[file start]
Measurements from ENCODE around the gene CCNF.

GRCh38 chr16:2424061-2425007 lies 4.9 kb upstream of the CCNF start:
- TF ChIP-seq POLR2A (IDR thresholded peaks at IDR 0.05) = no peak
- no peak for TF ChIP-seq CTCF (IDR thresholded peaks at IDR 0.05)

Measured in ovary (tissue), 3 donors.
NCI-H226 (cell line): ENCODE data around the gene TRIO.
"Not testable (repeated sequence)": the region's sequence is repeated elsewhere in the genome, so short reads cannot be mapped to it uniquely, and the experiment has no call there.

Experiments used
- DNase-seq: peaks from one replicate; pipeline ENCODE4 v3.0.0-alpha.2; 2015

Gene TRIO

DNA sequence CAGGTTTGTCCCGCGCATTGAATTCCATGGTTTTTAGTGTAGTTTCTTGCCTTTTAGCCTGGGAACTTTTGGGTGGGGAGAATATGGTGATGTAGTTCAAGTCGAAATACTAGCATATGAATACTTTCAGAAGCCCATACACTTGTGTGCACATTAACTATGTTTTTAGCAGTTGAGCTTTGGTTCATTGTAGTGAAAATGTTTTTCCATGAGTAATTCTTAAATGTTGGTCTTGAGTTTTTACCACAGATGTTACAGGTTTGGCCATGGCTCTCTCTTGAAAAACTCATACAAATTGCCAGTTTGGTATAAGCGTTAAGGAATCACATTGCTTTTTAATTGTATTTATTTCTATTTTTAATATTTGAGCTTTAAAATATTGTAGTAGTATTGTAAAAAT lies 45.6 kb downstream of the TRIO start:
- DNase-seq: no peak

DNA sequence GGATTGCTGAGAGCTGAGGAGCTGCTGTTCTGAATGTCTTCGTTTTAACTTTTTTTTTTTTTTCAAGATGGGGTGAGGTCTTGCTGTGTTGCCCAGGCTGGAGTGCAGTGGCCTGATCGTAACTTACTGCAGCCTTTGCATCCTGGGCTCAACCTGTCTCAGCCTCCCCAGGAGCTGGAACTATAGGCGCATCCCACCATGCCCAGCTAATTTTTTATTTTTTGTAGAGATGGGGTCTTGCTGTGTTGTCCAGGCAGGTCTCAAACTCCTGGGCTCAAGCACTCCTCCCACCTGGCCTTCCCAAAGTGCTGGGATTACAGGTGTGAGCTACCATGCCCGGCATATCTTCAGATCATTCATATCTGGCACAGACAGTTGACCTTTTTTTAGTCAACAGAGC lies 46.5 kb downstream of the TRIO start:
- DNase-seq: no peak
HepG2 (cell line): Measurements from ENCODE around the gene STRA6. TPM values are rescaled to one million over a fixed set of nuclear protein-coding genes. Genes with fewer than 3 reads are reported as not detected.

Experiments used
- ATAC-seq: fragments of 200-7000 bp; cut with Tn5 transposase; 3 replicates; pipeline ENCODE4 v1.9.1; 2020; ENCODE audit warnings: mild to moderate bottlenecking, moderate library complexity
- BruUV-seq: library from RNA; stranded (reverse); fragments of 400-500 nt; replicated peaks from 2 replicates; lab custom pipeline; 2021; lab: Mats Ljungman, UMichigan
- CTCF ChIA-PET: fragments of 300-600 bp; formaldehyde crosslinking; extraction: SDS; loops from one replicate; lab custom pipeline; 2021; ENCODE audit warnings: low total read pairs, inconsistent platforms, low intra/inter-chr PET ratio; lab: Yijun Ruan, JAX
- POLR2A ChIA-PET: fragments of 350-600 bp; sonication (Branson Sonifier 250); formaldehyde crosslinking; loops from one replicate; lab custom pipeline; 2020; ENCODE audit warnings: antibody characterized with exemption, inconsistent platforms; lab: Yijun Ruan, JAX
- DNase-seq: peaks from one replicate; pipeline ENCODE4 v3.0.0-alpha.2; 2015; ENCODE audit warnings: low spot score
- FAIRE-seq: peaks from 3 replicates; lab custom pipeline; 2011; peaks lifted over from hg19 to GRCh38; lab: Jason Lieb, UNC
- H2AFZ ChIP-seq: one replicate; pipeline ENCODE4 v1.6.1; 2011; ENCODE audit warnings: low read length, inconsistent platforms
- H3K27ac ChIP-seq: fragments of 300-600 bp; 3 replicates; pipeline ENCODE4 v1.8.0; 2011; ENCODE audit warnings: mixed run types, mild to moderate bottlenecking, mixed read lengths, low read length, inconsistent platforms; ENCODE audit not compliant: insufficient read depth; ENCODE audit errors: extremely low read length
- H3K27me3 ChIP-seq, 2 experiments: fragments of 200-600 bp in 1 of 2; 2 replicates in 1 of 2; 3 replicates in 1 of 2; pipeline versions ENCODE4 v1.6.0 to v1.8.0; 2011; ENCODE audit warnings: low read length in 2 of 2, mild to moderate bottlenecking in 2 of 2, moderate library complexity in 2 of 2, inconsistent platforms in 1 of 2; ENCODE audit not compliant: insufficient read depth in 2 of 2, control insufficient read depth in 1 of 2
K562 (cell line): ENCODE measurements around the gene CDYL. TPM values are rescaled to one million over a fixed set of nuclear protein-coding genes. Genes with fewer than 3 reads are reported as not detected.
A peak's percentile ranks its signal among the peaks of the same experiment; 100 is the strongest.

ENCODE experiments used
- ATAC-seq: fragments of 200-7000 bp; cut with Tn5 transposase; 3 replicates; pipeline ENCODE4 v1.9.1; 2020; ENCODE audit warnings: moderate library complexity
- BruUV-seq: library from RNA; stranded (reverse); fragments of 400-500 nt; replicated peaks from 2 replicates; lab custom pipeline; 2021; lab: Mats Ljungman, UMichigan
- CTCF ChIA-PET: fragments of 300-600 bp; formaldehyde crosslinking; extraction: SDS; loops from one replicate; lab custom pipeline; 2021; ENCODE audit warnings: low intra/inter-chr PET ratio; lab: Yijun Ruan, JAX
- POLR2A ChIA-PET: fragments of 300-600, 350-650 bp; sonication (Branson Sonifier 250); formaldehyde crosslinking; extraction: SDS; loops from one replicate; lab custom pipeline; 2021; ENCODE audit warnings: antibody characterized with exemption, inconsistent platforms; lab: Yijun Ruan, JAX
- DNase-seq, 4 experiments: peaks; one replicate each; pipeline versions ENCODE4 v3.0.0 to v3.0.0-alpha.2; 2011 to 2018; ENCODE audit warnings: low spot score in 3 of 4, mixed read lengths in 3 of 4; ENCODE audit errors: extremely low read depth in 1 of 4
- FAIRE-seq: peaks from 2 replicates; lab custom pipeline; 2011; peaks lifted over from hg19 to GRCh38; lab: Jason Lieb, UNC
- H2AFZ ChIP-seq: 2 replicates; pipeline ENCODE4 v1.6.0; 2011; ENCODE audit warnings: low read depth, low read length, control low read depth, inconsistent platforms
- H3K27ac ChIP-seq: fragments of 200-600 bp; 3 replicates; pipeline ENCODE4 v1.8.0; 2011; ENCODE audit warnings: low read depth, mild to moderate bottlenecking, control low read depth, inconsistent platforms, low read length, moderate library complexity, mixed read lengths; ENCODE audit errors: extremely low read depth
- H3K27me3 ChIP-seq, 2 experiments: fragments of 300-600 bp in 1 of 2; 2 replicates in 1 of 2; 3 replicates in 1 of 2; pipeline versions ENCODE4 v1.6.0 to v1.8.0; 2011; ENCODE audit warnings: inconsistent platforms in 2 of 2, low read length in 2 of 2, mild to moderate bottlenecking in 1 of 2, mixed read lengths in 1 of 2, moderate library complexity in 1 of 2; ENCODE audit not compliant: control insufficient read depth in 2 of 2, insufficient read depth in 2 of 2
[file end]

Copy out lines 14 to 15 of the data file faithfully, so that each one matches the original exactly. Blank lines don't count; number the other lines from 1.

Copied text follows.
- DNase-seq: no peak
HepG2 (cell line): Measurements from ENCODE around the gene STRA6. TPM values are rescaled to one million over a fixed set of nuclear protein-coding genes. Genes with fewer than 3 reads are reported as not detected.